Compare today's report with the situation one solar rotation ago: 28 days ago 27 days ago 26 days ago

A huge trans equatorial extension of the southern polar coronal hole was in a geoeffective position on January 16-23.

Processed SOHO EIT 284 image at 01:06 UTC on January 22. Any black areas on the solar disk are likely coronal holes.


The geomagnetic field is expected to be unsettled to minor storm until January 26 due to a coronal stream. Long distance medium wave (AM) band propagation along east-west paths over high and upper middle latitudes is poor to very poor.

Coronal holes (1) Coronal mass ejections (2) M and X class flares (3)
Coronal hole indicator CME indicator M and X class flare indicator

1) Effects from a coronal hole could reach Earth within the next 5 days.
2) Material from a CME is likely to impact Earth within 96 hours.
3) There is a possibility of either M or X class flares within the next 48 hours.

Green: 0-20% probability, Yellow: 20-60% probability, Red: 60-100% probability.

Active solar regions (Recent map)

Composite image based on a SOHO/MDI continuum image and overlaid by a coronal hole image. Region numbering has been included. Compare to the previous day's image.

Data for all numbered solar regions according to the Solar Region Summary provided by SEC/NOAA. Comments are my own, as is the STAR spot count (spots observed at or inside a few hours before midnight) and data for regions not numbered by SEC or where SEC has observed no spots.

Solar region Date numbered SEC
Location at midnight Area Classification Comment
10254 2003.01.10 1 1 S14W77 0100 HSX area was 0070
at midnight
10256 2003.01.12     S16W65     plage
10257 2003.01.13 2   N16W88 0080 DAO strange observation by
SEC/NOAA, the region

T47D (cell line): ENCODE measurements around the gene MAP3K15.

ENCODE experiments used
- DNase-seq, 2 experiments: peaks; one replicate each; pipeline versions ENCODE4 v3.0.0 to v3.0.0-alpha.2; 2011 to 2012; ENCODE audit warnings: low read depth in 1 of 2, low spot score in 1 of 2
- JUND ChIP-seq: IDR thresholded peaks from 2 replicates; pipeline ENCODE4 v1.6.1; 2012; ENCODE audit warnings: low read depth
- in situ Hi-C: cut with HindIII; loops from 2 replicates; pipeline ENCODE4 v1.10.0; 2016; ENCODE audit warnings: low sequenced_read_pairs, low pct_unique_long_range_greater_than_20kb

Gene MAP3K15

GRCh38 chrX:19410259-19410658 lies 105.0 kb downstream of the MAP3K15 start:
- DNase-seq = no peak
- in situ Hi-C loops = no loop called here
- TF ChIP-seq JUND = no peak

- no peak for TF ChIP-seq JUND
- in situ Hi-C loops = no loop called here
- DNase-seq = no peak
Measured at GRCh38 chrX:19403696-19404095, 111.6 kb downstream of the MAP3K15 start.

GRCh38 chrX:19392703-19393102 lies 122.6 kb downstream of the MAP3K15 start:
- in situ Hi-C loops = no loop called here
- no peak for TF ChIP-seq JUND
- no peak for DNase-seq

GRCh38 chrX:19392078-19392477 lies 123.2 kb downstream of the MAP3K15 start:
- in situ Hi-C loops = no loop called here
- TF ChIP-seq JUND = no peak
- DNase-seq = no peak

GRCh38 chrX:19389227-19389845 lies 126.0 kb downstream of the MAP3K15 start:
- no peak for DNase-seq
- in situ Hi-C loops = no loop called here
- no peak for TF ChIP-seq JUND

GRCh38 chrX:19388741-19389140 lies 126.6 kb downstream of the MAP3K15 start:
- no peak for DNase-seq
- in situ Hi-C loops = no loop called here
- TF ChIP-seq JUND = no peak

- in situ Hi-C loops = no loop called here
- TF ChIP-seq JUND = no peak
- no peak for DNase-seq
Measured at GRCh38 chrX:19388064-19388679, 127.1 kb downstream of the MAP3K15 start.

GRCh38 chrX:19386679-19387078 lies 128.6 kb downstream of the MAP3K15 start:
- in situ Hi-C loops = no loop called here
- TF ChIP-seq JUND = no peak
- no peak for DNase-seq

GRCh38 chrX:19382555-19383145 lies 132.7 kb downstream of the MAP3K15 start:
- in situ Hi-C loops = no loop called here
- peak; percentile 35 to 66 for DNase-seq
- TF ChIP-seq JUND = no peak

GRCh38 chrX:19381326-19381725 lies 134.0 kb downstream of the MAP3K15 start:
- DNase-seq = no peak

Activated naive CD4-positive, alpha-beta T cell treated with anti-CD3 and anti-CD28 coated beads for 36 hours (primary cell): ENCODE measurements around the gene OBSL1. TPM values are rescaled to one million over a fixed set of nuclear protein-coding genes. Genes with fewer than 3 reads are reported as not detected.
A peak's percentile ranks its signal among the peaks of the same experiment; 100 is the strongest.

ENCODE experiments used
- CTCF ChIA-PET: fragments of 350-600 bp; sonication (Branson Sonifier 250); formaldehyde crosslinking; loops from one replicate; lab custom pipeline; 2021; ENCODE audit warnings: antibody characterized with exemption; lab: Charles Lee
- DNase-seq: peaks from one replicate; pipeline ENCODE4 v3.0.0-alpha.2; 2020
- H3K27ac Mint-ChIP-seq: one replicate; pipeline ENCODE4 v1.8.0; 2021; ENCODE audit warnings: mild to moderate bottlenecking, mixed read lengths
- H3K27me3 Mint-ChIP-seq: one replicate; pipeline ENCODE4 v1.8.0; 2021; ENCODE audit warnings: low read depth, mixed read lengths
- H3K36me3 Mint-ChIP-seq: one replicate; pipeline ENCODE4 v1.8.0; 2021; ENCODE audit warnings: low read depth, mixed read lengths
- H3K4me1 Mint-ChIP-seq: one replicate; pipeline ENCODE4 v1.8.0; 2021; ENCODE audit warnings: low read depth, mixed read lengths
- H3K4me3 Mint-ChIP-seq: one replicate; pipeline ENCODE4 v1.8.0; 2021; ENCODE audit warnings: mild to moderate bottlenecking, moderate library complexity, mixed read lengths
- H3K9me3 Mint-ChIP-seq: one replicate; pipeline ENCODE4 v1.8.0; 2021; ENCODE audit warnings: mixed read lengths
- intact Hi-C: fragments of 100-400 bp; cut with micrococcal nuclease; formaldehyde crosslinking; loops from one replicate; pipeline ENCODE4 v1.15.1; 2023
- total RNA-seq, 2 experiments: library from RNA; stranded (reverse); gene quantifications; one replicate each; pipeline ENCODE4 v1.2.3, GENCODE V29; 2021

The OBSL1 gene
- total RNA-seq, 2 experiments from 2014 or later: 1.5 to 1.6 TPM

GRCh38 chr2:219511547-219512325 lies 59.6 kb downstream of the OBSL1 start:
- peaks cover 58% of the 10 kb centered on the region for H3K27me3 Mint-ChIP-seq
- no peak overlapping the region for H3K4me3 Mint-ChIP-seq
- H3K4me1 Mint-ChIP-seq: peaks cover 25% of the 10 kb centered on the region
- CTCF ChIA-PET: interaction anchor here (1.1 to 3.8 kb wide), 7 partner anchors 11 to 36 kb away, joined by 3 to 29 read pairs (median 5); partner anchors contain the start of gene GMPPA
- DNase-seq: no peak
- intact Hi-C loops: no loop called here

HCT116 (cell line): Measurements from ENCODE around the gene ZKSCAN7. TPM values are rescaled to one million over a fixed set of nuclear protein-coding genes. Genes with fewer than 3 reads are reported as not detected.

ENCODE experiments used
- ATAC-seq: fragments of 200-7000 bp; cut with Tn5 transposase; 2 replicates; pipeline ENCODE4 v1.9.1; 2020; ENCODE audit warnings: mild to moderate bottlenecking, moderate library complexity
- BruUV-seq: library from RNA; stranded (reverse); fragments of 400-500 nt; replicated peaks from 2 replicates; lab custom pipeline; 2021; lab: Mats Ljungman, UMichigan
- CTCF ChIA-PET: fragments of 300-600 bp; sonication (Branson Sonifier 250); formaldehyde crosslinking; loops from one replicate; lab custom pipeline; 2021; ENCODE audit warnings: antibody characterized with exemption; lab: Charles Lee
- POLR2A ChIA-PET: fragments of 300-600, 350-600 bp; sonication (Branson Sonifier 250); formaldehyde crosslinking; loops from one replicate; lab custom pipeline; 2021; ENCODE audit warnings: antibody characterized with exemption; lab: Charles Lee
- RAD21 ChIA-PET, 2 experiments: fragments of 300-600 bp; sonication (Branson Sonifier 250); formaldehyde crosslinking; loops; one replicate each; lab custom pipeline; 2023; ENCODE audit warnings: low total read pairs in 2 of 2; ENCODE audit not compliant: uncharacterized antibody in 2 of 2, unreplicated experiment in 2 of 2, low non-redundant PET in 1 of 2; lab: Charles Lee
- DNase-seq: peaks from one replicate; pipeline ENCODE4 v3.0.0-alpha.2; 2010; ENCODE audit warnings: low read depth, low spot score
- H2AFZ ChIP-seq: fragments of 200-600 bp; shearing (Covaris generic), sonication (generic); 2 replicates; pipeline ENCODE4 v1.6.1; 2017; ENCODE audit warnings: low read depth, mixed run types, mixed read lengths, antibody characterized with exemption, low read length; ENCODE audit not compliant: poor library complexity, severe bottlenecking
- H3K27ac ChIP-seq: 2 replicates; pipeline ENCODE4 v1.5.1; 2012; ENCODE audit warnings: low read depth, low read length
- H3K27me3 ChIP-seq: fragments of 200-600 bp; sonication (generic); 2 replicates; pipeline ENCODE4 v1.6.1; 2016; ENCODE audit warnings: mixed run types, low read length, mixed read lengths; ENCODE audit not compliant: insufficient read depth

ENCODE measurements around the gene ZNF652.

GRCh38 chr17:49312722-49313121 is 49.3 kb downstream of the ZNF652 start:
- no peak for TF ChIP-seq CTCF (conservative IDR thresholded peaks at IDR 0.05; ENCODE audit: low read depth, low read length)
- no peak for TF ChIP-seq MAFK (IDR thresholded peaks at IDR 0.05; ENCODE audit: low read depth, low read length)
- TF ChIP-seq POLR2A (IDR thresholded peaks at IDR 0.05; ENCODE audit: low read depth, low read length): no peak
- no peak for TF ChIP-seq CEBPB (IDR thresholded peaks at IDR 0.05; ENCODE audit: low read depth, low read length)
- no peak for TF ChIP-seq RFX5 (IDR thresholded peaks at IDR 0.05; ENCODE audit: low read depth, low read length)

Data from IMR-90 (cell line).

had a single small spot
(area 0020) early in the
day and became
spotless during the
10258 2003.01.14 1 1 N07W41 0050 HSX classification was HAX
at midnight, area 0070
10259 2003.01.14 4 3 N10W28 0020 CRO the location was
N11W24 at midnight
10260 2003.01.15 10 13 N14W00 0070 DAO beta-gamma
10261 2003.01.19 3   N26W73 0040 DAO now spotless. Again a
strange observation by
SEC/NOAA. This was at
best a BXO region early
in the day with and area
of 0010.
10262 2003.01.19 1   S05W73 0010 AXX became spotless on
January 20
10263 2003.01.19 4 1 S13W37
0050 CAO location corrected
SEC has apparently
merged two distinctly
separate regions
(see S79).
classification was AXX
at midnight, area 0000
10264 2003.01.20     S20W15     plage
10265 2003.01.20     N04E18     plage
10266 2003.01.20 9 10 S23E43 0100 DAO  
10267 2003.01.20 5 5 S20E64 0120 CAO  
10268 2003.01.21 3 7 N12E23 0070 CAO classification was DAO
at midnight, area 0040
10269 2003.01.21 4 7 S09E76 0060 HAX beta-delta
classification was DAO
at midnight, area 0120
S79 emerged on
  12 S14W43 0080 DAO beta-delta
Total spot count: 47 60
SSN: 167 160

Monthly solar cycle data

Month Average solar
flux at Earth
International sunspot number Smoothed sunspot number
2000.04 184.2 125.5 120.8
cycle 23 sunspot max.
2000.07 202.3 170.1 119.8
2001.12 235.1 132.2 114.6 (-0.9)
2002.01 226.6 114.1 113.5 (-1.1)
2002.02 205.0 107.4 114.6 (+1.2)
2002.03 179.5 98.4 113.3 (-1.3)
2002.04 189.8 120.7 110.5 (-2.9)
2002.05 178.4 120.8 108.8 (-1.7)
2002.06 148.7 88.3 106.2 (-2.6)
2002.07 173.5 99.6 (102.1 predicted, -4.1)
2002.08 183.6 116.4 (98.5 predicted, -3.6)
2002.09 175.8 109.6 (95.5 predicted, -3.0)
2002.10 167.0 97.5 (92.0 predicted, -3.5)
2002.11 168.7 95.0 (86.7 predicted, -5.3)
2002.12 157.2 81.6 (82.4 predicted, -4.3)
2003.01 152.4 (1) 108.7 (2) (79.4 predicted, -3.0)

1) Running average based on the daily 20:00 UT observed solar flux value at 2800 MHz.
2) Unofficial, accumulated value based on the Boulder (SEC/NOAA) sunspot number. The official international sunspot number is typically 25-45% less.

This report has been prepared by Jan Alvestad. It is based partly on my own observations and interpretations, and partly on data from sources noted in solar links. All time references are to the UTC day. Comments and suggestions are always welcome.

[DX-Listeners' Club]